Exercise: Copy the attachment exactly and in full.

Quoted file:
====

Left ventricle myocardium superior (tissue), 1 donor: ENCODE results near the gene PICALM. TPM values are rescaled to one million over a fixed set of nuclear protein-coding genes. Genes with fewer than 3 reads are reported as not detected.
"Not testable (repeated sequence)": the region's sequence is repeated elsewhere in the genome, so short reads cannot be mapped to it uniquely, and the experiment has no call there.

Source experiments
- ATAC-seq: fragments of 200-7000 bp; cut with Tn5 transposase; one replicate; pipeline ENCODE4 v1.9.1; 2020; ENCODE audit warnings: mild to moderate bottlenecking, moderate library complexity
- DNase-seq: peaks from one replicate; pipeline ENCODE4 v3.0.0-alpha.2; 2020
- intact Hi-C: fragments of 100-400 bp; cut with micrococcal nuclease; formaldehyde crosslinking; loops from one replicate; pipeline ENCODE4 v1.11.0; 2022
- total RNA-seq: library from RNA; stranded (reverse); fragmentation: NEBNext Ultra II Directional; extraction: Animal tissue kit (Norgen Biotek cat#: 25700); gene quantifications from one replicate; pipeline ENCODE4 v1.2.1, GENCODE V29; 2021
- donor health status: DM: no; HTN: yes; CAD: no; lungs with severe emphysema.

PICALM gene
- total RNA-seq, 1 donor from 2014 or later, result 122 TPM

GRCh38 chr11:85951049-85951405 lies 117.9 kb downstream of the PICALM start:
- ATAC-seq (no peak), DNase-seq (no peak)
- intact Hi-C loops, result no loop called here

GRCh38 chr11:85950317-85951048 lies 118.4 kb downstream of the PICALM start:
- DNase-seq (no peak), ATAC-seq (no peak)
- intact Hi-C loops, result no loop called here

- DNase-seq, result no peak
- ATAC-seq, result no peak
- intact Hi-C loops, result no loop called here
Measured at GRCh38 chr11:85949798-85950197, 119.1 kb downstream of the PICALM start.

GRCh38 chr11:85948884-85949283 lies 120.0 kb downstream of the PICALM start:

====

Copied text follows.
Left ventricle myocardium superior (tissue), 1 donor: ENCODE results near the gene PICALM. TPM values are rescaled to one million over a fixed set of nuclear protein-coding genes. Genes with fewer than 3 reads are reported as not detected.
"Not testable (repeated sequence)": the region's sequence is repeated elsewhere in the genome, so short reads cannot be mapped to it uniquely, and the experiment has no call there.

Source experiments
- ATAC-seq: fragments of 200-7000 bp; cut with Tn5 transposase; one replicate; pipeline ENCODE4 v1.9.1; 2020; ENCODE audit warnings: mild to moderate bottlenecking, moderate library complexity
- DNase-seq: peaks from one replicate; pipeline ENCODE4 v3.0.0-alpha.2; 2020
- intact Hi-C: fragments of 100-400 bp; cut with micrococcal nuclease; formaldehyde crosslinking; loops from one replicate; pipeline ENCODE4 v1.11.0; 2022
- total RNA-seq: library from RNA; stranded (reverse); fragmentation: NEBNext Ultra II Directional; extraction: Animal tissue kit (Norgen Biotek cat#: 25700); gene quantifications from one replicate; pipeline ENCODE4 v1.2.1, GENCODE V29; 2021
- donor health status: DM: no; HTN: yes; CAD: no; lungs with severe emphysema.

PICALM gene
- total RNA-seq, 1 donor from 2014 or later, result 122 TPM

GRCh38 chr11:85951049-85951405 lies 117.9 kb downstream of the PICALM start:
- ATAC-seq (no peak), DNase-seq (no peak)
- intact Hi-C loops, result no loop called here

GRCh38 chr11:85950317-85951048 lies 118.4 kb downstream of the PICALM start:
- DNase-seq (no peak), ATAC-seq (no peak)
- intact Hi-C loops, result no loop called here

- DNase-seq, result no peak
- ATAC-seq, result no peak
- intact Hi-C loops, result no loop called here
Measured at GRCh38 chr11:85949798-85950197, 119.1 kb downstream of the PICALM start.

GRCh38 chr11:85948884-85949283 lies 120.0 kb downstream of the PICALM start: